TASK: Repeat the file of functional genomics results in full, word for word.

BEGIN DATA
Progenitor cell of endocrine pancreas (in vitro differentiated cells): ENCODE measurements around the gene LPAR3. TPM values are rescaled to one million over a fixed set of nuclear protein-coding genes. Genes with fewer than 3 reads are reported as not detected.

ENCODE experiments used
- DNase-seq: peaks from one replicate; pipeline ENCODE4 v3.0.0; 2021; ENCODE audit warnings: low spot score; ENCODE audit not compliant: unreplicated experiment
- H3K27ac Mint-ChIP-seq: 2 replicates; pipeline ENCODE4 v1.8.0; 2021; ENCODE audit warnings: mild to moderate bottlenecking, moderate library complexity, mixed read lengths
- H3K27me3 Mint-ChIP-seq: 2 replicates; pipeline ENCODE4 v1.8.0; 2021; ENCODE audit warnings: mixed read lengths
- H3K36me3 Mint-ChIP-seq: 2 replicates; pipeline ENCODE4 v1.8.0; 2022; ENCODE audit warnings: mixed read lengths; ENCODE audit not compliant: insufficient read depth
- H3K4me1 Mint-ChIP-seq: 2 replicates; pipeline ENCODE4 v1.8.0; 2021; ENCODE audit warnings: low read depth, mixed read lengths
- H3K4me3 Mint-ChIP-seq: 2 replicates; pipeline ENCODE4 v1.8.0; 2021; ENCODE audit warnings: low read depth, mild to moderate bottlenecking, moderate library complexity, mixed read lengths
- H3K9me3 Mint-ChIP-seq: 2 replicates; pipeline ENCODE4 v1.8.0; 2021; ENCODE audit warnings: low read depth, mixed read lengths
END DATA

Progenitor cell of endocrine pancreas (in vitro differentiated cells): ENCODE measurements around the gene LPAR3. TPM values are rescaled to one million over a fixed set of nuclear protein-coding genes. Genes with fewer than 3 reads are reported as not detected.

ENCODE experiments used
- DNase-seq: peaks from one replicate; pipeline ENCODE4 v3.0.0; 2021; ENCODE audit warnings: low spot score; ENCODE audit not compliant: unreplicated experiment
- H3K27ac Mint-ChIP-seq: 2 replicates; pipeline ENCODE4 v1.8.0; 2021; ENCODE audit warnings: mild to moderate bottlenecking, moderate library complexity, mixed read lengths
- H3K27me3 Mint-ChIP-seq: 2 replicates; pipeline ENCODE4 v1.8.0; 2021; ENCODE audit warnings: mixed read lengths
- H3K36me3 Mint-ChIP-seq: 2 replicates; pipeline ENCODE4 v1.8.0; 2022; ENCODE audit warnings: mixed read lengths; ENCODE audit not compliant: insufficient read depth
- H3K4me1 Mint-ChIP-seq: 2 replicates; pipeline ENCODE4 v1.8.0; 2021; ENCODE audit warnings: low read depth, mixed read lengths
- H3K4me3 Mint-ChIP-seq: 2 replicates; pipeline ENCODE4 v1.8.0; 2021; ENCODE audit warnings: low read depth, mild to moderate bottlenecking, moderate library complexity, mixed read lengths
- H3K9me3 Mint-ChIP-seq: 2 replicates; pipeline ENCODE4 v1.8.0; 2021; ENCODE audit warnings: low read depth, mixed read lengths